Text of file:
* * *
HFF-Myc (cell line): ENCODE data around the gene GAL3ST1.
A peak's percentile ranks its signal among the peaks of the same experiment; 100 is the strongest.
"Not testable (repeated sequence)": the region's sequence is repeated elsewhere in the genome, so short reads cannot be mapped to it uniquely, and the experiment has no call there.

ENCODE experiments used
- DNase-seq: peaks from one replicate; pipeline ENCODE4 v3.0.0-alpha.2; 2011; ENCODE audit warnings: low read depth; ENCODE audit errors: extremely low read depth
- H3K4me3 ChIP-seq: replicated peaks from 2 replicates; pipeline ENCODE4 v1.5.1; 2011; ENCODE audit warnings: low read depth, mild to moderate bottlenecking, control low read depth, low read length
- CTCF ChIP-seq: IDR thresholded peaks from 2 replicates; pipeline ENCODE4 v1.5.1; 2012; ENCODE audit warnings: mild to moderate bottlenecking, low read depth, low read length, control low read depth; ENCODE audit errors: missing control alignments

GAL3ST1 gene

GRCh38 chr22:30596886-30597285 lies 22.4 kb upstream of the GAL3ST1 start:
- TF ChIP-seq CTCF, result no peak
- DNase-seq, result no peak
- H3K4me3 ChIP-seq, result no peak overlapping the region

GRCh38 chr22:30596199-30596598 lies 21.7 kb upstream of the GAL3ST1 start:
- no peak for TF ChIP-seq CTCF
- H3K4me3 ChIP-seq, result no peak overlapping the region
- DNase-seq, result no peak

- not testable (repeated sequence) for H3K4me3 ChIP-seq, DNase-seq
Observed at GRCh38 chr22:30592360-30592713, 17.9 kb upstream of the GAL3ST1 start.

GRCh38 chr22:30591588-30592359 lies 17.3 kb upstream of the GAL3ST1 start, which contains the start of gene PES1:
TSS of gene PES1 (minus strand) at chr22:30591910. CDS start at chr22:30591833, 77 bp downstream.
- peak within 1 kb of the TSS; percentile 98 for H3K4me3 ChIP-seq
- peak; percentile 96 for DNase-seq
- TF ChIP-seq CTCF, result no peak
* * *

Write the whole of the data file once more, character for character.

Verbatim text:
HFF-Myc (cell line): ENCODE data around the gene GAL3ST1.
A peak's percentile ranks its signal among the peaks of the same experiment; 100 is the strongest.
"Not testable (repeated sequence)": the region's sequence is repeated elsewhere in the genome, so short reads cannot be mapped to it uniquely, and the experiment has no call there.

ENCODE experiments used
- DNase-seq: peaks from one replicate; pipeline ENCODE4 v3.0.0-alpha.2; 2011; ENCODE audit warnings: low read depth; ENCODE audit errors: extremely low read depth
- H3K4me3 ChIP-seq: replicated peaks from 2 replicates; pipeline ENCODE4 v1.5.1; 2011; ENCODE audit warnings: low read depth, mild to moderate bottlenecking, control low read depth, low read length
- CTCF ChIP-seq: IDR thresholded peaks from 2 replicates; pipeline ENCODE4 v1.5.1; 2012; ENCODE audit warnings: mild to moderate bottlenecking, low read depth, low read length, control low read depth; ENCODE audit errors: missing control alignments

GAL3ST1 gene

GRCh38 chr22:30596886-30597285 lies 22.4 kb upstream of the GAL3ST1 start:
- TF ChIP-seq CTCF, result no peak
- DNase-seq, result no peak
- H3K4me3 ChIP-seq, result no peak overlapping the region

GRCh38 chr22:30596199-30596598 lies 21.7 kb upstream of the GAL3ST1 start:
- no peak for TF ChIP-seq CTCF
- H3K4me3 ChIP-seq, result no peak overlapping the region
- DNase-seq, result no peak

- not testable (repeated sequence) for H3K4me3 ChIP-seq, DNase-seq
Observed at GRCh38 chr22:30592360-30592713, 17.9 kb upstream of the GAL3ST1 start.

GRCh38 chr22:30591588-30592359 lies 17.3 kb upstream of the GAL3ST1 start, which contains the start of gene PES1:
TSS of gene PES1 (minus strand) at chr22:30591910. CDS start at chr22:30591833, 77 bp downstream.
- peak within 1 kb of the TSS; percentile 98 for H3K4me3 ChIP-seq
- peak; percentile 96 for DNase-seq
- TF ChIP-seq CTCF, result no peak